Nebraska bishop: Don’t make ‘prudence’ an excuse to avoid preaching boldly on homosexuality
LINCOLN, Nebraska, April 15, 2011 (LifeSiteNews.com) - Priests should not use concerns over “prudence” as an excuse to avoid speaking boldly on the immorality of homosexual acts, says Bishop Fabian Bruskewitz of Lincoln, Nebraska.
“Caution and prudence are important, but I don’t think they should be excuses for not properly speaking when speaking is necessary or extremely important pastorally,” the bishop told LifeSiteNews this week.
He said priests may be reluctant to address homosexuality because “there’s a lot of intimidation in various places,” but he stressed that the wide promotion of openness to homosexuality in our culture demands that they present the Catholic Church’s teachings clearly. “In a culture in which this kind of activity is broadcast all over, I think it’s important that the teaching of the Church be clear and precise,” he said.
“Homosexual acts are intrinsically evil, and if one does them with full knowledge and consent, they’re mortal sins and place one’s eternal salvation in the gravest of jeopardy,” he added.
Those who experience same-sex attractions must “resist that inclination,” he said. “There are people who are inclined to start fires, or to kill people, or to rob or something, and they can’t give into their inclinations. They have to struggle against them and restrain them.”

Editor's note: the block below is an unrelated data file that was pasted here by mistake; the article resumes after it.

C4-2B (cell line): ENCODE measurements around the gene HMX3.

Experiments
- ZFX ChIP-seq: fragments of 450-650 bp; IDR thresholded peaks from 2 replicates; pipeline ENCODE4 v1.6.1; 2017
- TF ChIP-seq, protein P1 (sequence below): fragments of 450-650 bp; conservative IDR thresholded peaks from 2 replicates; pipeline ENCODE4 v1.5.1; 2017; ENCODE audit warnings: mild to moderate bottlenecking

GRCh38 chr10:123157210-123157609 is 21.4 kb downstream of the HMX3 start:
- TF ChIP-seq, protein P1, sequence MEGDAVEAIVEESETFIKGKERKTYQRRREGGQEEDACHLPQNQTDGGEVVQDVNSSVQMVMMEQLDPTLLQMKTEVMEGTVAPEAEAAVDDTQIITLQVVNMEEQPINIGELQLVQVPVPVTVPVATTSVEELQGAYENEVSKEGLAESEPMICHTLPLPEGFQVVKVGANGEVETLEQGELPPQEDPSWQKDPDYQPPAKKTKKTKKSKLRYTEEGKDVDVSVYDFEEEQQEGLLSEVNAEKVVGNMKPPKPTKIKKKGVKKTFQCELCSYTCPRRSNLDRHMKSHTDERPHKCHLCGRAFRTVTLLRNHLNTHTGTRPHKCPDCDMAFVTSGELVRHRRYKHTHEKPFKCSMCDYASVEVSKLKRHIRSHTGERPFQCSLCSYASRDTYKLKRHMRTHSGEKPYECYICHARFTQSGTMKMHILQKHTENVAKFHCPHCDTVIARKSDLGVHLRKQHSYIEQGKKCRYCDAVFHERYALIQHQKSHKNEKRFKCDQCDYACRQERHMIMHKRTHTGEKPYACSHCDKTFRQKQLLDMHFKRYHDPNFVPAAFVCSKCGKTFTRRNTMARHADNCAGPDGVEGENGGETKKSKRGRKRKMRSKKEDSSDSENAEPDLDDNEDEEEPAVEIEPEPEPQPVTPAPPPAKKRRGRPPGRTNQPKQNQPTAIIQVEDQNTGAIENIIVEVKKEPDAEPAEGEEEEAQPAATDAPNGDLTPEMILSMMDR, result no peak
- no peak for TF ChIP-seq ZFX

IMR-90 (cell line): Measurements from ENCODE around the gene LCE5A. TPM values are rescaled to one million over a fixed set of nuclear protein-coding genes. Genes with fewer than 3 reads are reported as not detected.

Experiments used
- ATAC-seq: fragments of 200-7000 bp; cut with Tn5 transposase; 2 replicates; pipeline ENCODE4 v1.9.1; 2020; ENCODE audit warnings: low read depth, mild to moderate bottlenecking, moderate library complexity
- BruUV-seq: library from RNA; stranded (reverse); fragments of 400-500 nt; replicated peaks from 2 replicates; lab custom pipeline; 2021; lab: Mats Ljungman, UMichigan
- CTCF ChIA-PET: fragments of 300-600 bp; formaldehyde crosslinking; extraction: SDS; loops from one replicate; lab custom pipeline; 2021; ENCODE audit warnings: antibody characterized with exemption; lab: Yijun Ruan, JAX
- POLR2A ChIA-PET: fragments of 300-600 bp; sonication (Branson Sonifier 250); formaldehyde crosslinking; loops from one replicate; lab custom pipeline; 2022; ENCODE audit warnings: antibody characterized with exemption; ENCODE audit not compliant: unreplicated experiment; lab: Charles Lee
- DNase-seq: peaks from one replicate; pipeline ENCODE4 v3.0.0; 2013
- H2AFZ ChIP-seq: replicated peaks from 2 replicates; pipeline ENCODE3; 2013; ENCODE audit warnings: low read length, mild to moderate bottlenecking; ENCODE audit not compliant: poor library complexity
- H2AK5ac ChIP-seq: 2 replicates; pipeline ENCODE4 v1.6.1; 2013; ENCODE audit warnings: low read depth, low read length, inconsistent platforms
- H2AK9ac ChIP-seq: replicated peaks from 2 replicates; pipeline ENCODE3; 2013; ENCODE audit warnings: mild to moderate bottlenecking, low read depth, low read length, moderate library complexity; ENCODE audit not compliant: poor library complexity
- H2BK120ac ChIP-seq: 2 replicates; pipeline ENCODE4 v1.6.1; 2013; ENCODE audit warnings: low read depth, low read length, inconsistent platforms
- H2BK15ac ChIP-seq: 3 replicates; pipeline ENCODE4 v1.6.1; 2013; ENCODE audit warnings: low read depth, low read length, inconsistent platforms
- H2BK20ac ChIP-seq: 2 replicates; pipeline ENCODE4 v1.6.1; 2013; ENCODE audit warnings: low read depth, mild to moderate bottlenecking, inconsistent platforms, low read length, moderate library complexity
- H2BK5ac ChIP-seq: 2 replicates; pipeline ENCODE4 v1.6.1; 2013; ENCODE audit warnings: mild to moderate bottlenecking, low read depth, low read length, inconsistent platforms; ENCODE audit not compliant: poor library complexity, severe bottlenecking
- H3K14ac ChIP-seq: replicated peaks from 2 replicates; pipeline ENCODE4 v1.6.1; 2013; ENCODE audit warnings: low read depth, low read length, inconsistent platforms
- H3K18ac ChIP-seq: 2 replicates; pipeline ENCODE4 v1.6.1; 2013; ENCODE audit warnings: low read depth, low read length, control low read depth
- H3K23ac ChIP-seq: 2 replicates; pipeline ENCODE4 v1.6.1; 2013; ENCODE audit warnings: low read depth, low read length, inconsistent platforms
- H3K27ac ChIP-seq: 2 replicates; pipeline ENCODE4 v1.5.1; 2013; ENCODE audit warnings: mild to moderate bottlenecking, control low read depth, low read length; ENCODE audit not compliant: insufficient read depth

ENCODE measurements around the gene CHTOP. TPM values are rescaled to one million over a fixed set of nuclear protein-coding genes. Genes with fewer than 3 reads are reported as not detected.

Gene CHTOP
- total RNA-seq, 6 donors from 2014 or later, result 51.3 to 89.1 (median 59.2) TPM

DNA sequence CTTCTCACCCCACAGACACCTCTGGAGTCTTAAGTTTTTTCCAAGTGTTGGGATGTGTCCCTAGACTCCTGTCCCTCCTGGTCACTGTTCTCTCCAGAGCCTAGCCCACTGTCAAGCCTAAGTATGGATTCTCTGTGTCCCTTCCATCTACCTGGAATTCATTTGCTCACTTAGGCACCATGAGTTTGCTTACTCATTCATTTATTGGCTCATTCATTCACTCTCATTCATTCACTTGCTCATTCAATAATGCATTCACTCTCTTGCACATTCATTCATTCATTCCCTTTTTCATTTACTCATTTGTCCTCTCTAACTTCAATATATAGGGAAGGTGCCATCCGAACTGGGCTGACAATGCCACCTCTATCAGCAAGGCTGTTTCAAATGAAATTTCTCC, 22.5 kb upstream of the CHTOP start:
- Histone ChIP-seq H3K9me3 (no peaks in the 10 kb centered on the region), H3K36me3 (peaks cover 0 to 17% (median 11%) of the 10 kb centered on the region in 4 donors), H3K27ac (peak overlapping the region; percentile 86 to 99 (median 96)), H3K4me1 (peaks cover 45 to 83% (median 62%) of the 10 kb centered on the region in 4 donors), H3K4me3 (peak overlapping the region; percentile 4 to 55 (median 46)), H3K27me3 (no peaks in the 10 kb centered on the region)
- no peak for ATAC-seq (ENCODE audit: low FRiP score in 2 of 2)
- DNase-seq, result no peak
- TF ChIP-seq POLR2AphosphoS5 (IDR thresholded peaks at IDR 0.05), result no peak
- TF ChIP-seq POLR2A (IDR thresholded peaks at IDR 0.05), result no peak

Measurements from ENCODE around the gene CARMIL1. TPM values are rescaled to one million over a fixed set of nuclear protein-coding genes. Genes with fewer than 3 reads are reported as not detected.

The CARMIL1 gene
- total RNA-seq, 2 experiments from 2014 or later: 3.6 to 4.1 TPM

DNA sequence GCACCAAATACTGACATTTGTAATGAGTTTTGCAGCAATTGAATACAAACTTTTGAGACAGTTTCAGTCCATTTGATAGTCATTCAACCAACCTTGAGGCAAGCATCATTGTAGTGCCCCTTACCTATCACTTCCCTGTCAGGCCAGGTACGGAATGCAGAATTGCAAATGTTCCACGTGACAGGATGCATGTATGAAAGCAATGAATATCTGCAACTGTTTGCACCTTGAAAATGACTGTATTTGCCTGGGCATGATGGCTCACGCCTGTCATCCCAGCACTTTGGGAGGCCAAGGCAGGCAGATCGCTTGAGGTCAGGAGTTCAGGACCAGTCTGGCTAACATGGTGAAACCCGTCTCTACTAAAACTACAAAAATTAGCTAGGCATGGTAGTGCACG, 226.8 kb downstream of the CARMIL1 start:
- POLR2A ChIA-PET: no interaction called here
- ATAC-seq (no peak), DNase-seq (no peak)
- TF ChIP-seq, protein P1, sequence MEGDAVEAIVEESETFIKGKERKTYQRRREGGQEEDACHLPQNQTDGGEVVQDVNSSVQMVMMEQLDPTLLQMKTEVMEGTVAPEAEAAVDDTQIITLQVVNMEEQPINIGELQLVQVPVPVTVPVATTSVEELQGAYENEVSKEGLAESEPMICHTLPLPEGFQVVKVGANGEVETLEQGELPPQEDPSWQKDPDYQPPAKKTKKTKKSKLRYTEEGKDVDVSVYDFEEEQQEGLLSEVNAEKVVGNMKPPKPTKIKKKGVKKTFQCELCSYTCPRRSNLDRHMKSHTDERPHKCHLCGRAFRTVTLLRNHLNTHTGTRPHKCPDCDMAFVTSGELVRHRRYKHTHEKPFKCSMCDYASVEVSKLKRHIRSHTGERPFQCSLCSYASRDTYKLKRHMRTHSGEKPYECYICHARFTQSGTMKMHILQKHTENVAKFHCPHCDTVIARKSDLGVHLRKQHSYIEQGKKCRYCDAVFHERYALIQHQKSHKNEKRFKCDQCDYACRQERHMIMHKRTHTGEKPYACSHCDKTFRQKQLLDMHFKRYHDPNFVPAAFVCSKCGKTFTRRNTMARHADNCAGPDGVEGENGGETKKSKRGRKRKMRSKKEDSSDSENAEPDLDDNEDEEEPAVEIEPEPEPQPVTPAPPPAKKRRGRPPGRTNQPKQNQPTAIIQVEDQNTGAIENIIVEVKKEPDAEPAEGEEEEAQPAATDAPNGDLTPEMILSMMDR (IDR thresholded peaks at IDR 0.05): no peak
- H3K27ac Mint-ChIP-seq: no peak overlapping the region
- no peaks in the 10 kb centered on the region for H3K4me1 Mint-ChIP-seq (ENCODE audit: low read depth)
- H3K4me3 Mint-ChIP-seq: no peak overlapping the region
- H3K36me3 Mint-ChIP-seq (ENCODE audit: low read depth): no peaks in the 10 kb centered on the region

“Similarly, people who have such an inclination, however they obtained it, must maintain what God wants us to do in regard to the way human sexual activity and human reproductive activity takes place.”
Bishop Bruskewitz lamented that “in recent times things that were unspoken, or basically unspeakable, are now broadcast all over the media.” “We have a proliferation of every sort of pornography on the internet, and there’s a general cultural deterioration in that direction,” he said.
While there’s a need to present the Church’s sexual teachings clearly, the bishop also stressed that priests must make a “pastoral judgment” in determining the appropriate context for these discussions. “I think there’s a time and place to do these things. Sometimes there’s a certain delicacy, I think, and modesty in speaking and referring to sexual matters that has to observed,” he explained.
Discussions on homosexuality would be “inappropriate” with certain audiences, he said, but “there’s others where it would be not only appropriate but sometimes necessary to speak about them.”
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